Analytical Writing Assessment (AWA)

GMAT tests the ability of the test-taker to apply his/her critical thinking skills to analyze an argument and present a thorough critique of the argument. The test-taker is provided with only one question and allowed only 30 minutes to read, understand, analyze, and present his/her critique of the passage.

Analytical Writing Assessment section on GMAT is scored on a range of 0 – 6, with 0.5 point increments. The ratings, from the minimum to the maximum points, usually suggest if the essay was absolutely illegible or did not answer the topic, was not a sufficient critique of the topic, was seriously flawed, was seriously limited, was only adequate, was strong, or was absolutely outstanding.

The AWA essay is twice evaluated – by a human reader and an electronic rater. The scores are separately provided by each of the raters and an average of both the scores is computed to obtain the final section score. However, if the average score happens to deviate by more than 1 point, a third evaluator, a human reader, completes the assessment process. The mean GMAT AWA score, calculated for the period Jan, 2015 – Dec, 2017, is 4.48.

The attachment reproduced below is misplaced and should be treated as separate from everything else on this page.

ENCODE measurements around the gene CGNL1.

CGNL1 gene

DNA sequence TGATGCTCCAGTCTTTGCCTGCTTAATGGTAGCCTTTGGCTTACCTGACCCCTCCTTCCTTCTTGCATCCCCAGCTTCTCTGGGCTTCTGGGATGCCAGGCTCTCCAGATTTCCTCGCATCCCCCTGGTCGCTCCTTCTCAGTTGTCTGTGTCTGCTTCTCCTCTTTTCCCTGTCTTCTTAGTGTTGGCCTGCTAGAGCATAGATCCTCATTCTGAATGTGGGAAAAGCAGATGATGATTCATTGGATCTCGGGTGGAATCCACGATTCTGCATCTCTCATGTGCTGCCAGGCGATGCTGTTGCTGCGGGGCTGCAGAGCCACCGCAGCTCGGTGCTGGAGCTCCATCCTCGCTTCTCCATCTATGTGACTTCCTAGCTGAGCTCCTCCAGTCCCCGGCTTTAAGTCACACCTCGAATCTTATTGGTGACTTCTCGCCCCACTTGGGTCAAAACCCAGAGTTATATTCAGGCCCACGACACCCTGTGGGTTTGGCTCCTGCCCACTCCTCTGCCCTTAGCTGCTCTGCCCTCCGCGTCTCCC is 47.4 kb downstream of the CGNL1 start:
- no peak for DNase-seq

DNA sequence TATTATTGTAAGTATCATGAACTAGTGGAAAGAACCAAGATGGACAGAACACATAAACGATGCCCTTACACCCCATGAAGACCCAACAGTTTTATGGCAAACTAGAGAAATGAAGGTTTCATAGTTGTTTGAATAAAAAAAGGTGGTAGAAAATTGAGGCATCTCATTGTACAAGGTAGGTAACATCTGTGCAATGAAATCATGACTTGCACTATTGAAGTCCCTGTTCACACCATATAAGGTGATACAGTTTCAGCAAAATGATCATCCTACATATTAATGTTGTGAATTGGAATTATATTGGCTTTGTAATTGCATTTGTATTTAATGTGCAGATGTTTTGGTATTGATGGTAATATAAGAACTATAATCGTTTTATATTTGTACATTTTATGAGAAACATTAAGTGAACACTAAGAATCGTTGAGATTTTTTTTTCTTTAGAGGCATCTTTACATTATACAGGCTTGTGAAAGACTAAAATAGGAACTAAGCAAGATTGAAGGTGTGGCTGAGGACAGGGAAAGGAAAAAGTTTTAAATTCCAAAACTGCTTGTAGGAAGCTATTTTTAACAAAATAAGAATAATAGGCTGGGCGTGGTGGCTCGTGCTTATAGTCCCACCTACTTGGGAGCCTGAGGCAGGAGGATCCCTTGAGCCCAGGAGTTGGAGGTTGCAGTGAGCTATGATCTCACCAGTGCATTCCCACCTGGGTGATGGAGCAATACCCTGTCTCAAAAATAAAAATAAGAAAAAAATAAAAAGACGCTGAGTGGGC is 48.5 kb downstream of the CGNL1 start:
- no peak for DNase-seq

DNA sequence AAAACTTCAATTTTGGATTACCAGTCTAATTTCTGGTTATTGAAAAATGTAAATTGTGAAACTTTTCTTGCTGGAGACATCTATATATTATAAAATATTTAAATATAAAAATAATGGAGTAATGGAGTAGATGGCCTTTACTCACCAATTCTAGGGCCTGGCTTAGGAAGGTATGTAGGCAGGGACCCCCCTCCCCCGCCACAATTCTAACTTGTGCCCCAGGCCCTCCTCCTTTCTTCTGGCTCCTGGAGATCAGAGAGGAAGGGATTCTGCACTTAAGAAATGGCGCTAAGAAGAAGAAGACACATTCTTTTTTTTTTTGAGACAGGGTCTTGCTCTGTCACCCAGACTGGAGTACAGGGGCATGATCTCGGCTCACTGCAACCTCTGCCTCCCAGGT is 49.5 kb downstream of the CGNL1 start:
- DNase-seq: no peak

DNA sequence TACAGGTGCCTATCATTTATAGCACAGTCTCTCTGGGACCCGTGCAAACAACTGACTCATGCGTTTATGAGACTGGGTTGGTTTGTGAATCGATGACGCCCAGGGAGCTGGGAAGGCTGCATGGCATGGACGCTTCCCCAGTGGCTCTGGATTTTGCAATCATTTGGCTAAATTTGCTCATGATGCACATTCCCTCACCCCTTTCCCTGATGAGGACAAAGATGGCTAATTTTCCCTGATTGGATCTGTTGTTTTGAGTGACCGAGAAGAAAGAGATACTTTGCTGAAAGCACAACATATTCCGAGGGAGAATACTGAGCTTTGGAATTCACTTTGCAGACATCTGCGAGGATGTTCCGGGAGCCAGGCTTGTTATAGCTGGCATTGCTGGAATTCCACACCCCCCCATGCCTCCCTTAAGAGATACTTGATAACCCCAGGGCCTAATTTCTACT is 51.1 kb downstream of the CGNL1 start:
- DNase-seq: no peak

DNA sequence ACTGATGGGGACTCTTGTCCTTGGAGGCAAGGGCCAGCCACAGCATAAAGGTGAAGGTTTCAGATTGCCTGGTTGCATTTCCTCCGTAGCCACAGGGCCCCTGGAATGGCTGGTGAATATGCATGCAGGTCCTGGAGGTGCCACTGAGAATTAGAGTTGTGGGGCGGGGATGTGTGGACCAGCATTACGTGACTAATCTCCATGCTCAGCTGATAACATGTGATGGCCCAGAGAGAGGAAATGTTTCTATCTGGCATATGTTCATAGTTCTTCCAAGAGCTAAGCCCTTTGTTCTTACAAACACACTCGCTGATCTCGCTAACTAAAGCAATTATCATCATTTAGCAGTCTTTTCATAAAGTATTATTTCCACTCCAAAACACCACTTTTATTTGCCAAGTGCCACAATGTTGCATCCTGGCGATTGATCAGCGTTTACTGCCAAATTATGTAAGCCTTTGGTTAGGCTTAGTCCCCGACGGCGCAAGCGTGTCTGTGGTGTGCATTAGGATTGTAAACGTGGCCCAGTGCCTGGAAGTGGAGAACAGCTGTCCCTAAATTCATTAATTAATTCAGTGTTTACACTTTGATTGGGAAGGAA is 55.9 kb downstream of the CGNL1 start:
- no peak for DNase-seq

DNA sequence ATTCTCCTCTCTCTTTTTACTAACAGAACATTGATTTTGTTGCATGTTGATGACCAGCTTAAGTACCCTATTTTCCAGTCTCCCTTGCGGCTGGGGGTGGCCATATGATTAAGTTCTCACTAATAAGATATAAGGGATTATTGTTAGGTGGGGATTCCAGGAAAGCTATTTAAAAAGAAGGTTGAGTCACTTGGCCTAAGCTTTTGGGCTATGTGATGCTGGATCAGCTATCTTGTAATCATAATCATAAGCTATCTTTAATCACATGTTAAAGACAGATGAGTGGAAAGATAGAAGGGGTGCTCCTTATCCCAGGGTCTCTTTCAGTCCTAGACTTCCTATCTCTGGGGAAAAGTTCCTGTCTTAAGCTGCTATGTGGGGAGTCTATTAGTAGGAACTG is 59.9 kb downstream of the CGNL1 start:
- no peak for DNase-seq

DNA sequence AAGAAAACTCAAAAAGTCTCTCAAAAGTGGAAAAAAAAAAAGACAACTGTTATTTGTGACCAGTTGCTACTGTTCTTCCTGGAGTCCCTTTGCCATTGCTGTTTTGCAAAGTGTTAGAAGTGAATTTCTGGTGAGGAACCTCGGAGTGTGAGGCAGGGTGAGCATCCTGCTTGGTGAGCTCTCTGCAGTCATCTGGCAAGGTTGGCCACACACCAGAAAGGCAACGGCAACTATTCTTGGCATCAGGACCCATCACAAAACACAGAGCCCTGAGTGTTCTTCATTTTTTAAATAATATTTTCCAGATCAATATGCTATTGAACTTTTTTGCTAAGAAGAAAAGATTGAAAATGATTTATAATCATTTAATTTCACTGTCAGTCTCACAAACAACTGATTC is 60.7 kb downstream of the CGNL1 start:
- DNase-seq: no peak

Integrated Reasoning (IR)

GMAT tests the ability of the test-taker to collate data from multiple sources and in varied formats to solve a given series of problems. The data may be presented in graphical formats, as texts, or as numbers. The test-taker is supposed to integrate the data, apply his/her analytical and quantitative skills to identify and solve the problem.